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May 16, 2003 - Image 113

Resource type:
Text
Publication:
The Detroit Jewish News, 2003-05-16

Disclaimer: Computer generated plain text may have errors. Read more about this.

Controversial Hider
Airs

98

'Visions Trio
At Beth EI 100

e Show)
—102
011 Broadway

ewish refugees recall escape,

hardships of wartime exile in

new documentary film.

MICHAEL FOX

Special to the Jewish News

E

ven to the casual moviegoer, it
must seem at times as if every
conceivable aspect of the
Holocaust has been the subject
of a documentary. Then along comes a film
like Shanghai Ghetto to uncover sagas of
which we were still somehow oblivious.
The United States and England had rigid
quotas for immigrants in the late 1930s, so
German Jews frantic to flee Europe had
scant few options. By a fluke of politics and
history, no passports or visas were required
at that time for entry to the Chinese port
city of Shanghai.
Some 20,000 Jews sailed the 8,000 miles

to Shanghai, where they were crammed into
an old area called the International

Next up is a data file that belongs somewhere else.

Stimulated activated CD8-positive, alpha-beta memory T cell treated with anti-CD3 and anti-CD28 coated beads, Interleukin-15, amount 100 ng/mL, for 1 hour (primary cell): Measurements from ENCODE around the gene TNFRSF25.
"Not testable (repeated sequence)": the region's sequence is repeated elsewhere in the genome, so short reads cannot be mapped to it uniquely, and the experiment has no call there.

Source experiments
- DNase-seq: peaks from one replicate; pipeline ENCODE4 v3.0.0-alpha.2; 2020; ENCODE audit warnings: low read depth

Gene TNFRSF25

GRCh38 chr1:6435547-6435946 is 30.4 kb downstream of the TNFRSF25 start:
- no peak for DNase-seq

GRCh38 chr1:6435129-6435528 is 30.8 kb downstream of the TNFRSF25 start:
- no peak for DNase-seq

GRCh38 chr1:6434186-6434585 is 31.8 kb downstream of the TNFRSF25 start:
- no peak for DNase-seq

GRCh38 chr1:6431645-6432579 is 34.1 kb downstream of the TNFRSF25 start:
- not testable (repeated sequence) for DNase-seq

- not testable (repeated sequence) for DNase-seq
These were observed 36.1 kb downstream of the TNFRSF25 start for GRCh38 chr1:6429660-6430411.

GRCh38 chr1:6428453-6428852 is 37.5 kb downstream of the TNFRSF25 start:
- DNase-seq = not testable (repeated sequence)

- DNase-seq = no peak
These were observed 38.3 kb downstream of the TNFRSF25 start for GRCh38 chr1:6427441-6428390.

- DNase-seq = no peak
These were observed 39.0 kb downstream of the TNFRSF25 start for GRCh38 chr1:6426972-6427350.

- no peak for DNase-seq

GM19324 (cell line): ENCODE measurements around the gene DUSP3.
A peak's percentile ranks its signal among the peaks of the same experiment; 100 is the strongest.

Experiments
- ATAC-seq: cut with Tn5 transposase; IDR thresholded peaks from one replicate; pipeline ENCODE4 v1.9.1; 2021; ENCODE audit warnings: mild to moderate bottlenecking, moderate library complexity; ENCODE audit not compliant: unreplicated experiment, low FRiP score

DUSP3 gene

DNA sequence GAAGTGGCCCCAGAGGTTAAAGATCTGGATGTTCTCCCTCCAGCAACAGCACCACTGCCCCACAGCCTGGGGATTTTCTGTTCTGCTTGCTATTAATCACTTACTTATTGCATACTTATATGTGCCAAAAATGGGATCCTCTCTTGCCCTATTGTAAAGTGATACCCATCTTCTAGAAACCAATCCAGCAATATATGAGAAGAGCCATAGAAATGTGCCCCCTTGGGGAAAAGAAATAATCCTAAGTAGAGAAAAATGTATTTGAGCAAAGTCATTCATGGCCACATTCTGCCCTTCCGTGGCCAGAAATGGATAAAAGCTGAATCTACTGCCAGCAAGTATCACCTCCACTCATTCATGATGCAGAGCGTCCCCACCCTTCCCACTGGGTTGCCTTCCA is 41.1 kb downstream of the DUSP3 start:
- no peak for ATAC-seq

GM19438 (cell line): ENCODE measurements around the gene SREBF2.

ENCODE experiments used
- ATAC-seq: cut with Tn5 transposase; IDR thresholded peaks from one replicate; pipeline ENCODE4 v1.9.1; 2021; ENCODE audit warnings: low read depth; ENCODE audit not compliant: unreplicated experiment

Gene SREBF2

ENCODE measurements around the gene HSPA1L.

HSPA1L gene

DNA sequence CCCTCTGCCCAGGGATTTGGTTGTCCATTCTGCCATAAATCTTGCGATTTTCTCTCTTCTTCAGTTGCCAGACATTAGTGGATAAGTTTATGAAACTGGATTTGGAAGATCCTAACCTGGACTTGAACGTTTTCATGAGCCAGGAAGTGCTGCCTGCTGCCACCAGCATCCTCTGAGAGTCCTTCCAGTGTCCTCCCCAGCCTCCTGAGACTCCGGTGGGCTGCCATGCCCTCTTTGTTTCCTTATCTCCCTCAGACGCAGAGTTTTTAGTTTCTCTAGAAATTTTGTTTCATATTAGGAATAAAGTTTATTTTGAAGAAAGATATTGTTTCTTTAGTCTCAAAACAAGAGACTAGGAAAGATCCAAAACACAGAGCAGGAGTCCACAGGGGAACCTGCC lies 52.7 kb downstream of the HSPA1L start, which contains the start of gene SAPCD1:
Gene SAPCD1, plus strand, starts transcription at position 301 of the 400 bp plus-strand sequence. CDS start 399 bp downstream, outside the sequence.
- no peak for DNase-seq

Settlement. They encountered culture
shock, poverty, overcrowding and uncer-
tainty, but, as they learned after the war,
they fared far, far better than their relatives
who stayed behind.
An oral history illustrated with pre-
dictable snippets of archival footage,
Shanghai Ghetto is filmmaking by the num-
bers. But what Dana Janklowicz-Mann and
Amir Mann's pedestrian treatment lacks in
inspiration is easily offset by the immediacy
and punch of the film's five extraordinary
witnesses.
All were children in Germany and
Shanghai, and they are completely in the
moment when recalling their experiences of

over half a century ago. The crunch of glass
underfoot in the streets of Berlin after
Kristallnacht, the stultifying summer heat
in Shanghai, separating insects from grains
of rice, the bully who lay in wait several
times a week — the vividness of their mem-
ories is never less than riveting.
It doesn't hurt that the five, who eventu-
ally settled in the United States after the
war and had children of their own, are
strong personalities. They are pragmatic
people, people of intelligence and action,
and they command our attention.
Although they were young when they left
Germany, they had already been acclimated
to large apartments or houses, ample food
and culture. In Shanghai, the Jews dwelled
SHANGHAI on page 97

Rickshaw in
flooded street
in Shanghai,
circa 1940

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